In all of the Middle East there is only one state that enshrines freedom of conscience and religious choice in its laws, and strives mightily to practice those ideals within its borders. That state is Israel. The other nations in the Middle East trample on the rights of their religious and ethnic minorities with murderous glee.


Large parts of the left are anti-Israel. The question is what do we do about it?

‎Some on the right say give liberalism up. According to them, anti-Israel sentiment is just more evidence of how wrong-headed liberal philosophy is: If you want to support Israel you must become a conservative.

‎I reject that dangerous idea, and so should even the staunchest conservative. Israel needs all the friends it can get. Shouldn’t we, at the very least, reinsure ourselves by having a loud, clear voice unapologetically advocating for Israel on the left?

‎I know this isn’t a forlorn hope because I am one. I’m an unshakable defender of Israel and progressive political values, both at the same time. There is no contradiction in those positions; they are mutually reinforcing. Many of my fellow liberals feel the same way.


I’m just saying we need to engage the liberal/leftist half of humanity with all the energy and passion we can muster. Right now our enemies hold that field by default. Liberal supporters of Israel—and don’t kid yourself, we are legion—are mostly scared into silence by the perverted peer pressure of a high-decibel minority, full of rage and wrath as only those possessed by an irrational, unsupportable, political fetish can be.

‎Pro-Israel liberals, when they do find the courage to come out of the closet, are timid in their support, even apologetic. That condition reaches its nadir with Jewish liberals, the so-called self-loathing Jew. They don’t loathe themselves for being Jewish; they loathe themselves for not having the guts to stand up against the aggressive, bellicose fragment of the Israelophobic left that dominates the conversation, and them. And they allow the most outrageous lies and defamations that infest the liberal press and blogs to pass unchecked, not because they believe them, but because they don’t have the strength to fight back.


But a better case for Israel can be made from the left than from the right. The deepest values of liberalism and the cornerstones of liberal philosophy achieve their ascendancy in one place in the Middle East, one place in all of Asia: Israel.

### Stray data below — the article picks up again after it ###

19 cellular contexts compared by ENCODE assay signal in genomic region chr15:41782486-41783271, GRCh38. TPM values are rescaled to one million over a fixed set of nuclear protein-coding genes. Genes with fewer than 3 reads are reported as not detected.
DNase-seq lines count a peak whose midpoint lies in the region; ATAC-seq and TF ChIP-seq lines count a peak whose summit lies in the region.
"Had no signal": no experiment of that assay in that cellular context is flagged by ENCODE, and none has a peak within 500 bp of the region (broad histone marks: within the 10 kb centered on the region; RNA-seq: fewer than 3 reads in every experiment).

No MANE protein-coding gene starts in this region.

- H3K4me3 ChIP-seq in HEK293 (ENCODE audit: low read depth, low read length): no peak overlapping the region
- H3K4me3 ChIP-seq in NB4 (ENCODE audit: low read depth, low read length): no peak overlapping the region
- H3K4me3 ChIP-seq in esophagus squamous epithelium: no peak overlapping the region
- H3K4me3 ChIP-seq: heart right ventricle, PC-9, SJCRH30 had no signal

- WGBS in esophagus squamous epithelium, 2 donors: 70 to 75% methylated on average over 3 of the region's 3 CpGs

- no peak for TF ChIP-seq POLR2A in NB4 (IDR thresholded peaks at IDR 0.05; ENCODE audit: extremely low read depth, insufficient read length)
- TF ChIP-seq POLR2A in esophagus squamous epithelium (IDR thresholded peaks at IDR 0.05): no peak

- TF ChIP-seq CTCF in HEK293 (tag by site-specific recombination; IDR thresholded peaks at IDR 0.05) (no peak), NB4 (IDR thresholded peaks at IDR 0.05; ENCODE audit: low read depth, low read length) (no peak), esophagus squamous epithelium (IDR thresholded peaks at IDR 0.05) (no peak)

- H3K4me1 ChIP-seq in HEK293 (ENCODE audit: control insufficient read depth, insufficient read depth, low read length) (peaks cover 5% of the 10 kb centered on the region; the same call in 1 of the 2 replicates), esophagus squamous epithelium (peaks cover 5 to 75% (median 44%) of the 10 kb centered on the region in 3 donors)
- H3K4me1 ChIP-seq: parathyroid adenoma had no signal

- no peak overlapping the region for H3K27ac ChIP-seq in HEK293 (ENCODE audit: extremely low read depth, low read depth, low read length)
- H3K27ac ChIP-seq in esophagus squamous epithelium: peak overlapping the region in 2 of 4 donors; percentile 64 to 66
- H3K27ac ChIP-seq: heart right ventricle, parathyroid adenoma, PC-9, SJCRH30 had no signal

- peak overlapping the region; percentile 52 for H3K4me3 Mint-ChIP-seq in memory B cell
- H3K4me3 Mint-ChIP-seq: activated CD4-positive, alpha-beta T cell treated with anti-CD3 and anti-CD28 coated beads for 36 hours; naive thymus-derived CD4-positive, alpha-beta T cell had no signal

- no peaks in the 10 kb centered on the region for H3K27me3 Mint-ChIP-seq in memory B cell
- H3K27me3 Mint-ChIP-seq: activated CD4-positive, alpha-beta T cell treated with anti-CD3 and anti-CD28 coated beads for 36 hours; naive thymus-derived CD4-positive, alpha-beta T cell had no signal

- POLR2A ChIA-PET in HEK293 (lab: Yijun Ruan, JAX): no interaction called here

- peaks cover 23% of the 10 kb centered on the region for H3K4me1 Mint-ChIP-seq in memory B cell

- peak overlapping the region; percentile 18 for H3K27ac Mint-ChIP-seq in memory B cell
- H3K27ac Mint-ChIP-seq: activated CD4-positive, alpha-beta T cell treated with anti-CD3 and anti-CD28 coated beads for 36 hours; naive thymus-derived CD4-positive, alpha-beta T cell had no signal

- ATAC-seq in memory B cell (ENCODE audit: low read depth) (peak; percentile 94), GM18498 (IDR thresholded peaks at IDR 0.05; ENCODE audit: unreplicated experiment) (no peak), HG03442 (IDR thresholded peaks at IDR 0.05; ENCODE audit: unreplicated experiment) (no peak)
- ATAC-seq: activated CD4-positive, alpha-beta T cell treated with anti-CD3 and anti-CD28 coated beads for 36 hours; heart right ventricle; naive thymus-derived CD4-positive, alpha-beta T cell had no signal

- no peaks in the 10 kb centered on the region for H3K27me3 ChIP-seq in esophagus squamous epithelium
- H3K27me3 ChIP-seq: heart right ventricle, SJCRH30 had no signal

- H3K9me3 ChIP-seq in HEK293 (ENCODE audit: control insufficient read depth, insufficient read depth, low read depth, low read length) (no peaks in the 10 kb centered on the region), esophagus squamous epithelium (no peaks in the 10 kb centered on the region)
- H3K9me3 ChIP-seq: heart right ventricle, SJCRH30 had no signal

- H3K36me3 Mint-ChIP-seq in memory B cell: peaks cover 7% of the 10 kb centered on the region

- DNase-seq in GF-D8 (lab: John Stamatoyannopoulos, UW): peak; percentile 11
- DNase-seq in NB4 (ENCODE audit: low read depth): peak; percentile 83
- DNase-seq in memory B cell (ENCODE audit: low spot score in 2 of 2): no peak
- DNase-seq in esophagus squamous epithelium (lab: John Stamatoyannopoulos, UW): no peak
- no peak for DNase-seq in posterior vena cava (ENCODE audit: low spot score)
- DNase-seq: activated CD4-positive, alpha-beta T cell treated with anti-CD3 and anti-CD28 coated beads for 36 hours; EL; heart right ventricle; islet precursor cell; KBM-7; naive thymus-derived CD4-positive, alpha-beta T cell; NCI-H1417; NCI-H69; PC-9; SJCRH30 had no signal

‎All the left needs is the political, philosophical, and moral firepower to fight, and win, that existential argument. But the only place a liberal can find those weapons is on the left.

Well said Mr. Goldstein. I wish you great success in your endeavour and I’m sure you will find many supporters if you manage to amplify your voice loudly enough.  Although I am not of the left I give you my whole-hearted support and look forward to full cooperation between the Left and the Right in supporting and defending Israel.

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26 Responses to Confronting the ASA boycott of Israel

  1. Reblogged this on danmillerinpanama and commented:

    A conservative, I like to consider myself a “liberal” in the old fashioned, classical sense. My favorite undergraduate history professor, John Morton Blum, was a liberal in that sense. He was open to considering opposing views and to acknowledging the merits of those he found fact-based and rational. He was also open to considering and rejecting those he considered fantasy-based or irrational.

    A Democrat, Mr. Blum introduced Senator Barry Goldwater — “an articulate and charismatic figure during the first half of the 1960s . . . known as “Mr. Conservative”– to our lecture class one day back (as I now recall) in 1961 or ’62. Senator Goldwater was warmly welcomed as he entered the auditorium with Mr. Blum and was given substantial applause when he spoke. Mr. Blum’s undergraduate lecture class was the most popular at the university and sessions had to be held in the largest auditorium there, seating about three hundred.